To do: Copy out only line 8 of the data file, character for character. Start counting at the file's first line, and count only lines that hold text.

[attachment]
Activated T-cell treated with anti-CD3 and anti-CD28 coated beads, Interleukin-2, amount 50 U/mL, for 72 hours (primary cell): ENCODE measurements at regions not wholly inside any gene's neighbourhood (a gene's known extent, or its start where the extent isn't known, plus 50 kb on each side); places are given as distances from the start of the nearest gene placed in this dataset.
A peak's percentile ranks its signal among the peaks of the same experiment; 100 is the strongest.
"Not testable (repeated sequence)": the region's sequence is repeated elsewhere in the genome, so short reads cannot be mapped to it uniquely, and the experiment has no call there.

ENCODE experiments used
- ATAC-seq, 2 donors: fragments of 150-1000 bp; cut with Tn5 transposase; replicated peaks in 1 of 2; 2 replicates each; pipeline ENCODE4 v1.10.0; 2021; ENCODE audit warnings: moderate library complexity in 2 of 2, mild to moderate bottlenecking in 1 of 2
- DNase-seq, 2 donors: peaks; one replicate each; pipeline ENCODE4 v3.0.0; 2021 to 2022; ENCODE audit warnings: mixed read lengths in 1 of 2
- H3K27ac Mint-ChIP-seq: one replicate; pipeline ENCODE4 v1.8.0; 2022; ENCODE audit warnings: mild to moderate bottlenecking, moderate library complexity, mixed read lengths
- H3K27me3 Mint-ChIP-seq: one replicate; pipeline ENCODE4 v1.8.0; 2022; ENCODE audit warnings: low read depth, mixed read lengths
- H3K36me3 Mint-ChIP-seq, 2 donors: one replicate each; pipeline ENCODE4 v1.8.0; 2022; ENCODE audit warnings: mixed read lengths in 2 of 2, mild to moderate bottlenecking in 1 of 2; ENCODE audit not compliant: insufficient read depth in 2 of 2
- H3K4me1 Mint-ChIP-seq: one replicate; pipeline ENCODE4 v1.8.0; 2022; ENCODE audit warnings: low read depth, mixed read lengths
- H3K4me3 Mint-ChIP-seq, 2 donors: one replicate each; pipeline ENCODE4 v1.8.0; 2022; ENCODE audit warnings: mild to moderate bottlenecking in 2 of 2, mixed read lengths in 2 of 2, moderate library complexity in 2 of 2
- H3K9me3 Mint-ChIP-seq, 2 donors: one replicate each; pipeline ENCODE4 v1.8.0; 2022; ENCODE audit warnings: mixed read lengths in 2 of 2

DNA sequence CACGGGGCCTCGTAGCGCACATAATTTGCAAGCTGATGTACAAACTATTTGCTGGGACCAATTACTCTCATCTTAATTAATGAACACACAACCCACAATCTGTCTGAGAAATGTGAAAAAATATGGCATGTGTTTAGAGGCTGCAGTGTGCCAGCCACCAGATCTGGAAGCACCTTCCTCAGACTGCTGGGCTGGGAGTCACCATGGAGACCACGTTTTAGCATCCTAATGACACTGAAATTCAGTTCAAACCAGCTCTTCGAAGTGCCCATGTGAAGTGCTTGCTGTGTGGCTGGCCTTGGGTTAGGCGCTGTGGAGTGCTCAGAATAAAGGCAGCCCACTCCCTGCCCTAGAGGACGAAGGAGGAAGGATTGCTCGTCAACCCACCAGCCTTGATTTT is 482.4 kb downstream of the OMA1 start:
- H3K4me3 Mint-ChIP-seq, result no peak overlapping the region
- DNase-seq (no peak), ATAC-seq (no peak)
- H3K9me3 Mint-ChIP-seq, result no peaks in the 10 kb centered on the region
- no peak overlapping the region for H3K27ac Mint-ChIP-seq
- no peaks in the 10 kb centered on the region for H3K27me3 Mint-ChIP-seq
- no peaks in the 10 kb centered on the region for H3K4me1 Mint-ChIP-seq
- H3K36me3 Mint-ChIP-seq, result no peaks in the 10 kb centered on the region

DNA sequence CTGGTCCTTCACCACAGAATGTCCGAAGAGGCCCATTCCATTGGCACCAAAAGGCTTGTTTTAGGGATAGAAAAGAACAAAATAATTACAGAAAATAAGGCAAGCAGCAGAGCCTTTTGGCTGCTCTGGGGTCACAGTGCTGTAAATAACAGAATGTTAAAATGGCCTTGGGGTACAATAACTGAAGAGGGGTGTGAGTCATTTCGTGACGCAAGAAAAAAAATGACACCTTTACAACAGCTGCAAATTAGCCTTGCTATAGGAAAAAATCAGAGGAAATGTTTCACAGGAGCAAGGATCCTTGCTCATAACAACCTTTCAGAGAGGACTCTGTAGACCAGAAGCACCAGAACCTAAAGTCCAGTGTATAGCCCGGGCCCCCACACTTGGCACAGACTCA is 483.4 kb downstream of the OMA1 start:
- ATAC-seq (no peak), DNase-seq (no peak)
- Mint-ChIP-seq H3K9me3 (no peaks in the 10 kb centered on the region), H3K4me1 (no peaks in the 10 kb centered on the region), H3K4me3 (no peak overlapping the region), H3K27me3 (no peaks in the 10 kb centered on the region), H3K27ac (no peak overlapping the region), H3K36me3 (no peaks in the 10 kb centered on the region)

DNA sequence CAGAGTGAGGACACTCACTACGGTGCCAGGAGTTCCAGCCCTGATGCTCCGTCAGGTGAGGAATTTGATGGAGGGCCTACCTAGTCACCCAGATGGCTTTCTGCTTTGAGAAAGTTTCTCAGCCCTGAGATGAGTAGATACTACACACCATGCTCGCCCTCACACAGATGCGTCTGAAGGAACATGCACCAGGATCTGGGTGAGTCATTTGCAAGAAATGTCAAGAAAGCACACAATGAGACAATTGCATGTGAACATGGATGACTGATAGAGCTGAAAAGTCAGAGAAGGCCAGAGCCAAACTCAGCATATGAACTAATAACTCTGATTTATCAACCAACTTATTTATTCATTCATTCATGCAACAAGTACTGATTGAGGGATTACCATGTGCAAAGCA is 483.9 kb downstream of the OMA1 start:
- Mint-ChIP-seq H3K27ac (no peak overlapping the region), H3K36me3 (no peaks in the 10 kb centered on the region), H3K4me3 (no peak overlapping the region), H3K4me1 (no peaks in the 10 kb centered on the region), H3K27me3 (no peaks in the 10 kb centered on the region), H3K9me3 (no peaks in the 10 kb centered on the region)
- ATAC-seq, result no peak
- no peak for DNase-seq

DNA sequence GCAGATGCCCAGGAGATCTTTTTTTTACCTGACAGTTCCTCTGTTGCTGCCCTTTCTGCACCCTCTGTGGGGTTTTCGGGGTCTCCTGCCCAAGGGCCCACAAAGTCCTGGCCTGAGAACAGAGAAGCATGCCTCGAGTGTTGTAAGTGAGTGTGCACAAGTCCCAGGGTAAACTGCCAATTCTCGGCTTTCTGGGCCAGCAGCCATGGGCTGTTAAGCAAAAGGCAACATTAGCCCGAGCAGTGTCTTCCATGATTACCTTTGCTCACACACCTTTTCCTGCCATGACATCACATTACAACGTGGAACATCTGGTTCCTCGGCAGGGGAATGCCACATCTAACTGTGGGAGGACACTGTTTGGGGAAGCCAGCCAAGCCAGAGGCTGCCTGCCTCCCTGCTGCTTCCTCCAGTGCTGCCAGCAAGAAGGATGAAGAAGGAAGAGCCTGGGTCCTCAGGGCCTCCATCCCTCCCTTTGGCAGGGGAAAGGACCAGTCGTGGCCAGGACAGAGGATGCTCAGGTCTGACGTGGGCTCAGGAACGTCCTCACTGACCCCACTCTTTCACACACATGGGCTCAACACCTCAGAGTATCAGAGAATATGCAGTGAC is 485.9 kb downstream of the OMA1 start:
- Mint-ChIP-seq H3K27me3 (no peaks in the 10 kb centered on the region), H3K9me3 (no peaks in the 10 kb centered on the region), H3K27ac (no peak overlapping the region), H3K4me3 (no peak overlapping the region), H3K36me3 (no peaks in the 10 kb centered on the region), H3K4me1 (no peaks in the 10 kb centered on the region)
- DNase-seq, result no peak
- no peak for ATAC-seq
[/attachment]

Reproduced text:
- H3K27me3 Mint-ChIP-seq: one replicate; pipeline ENCODE4 v1.8.0; 2022; ENCODE audit warnings: low read depth, mixed read lengths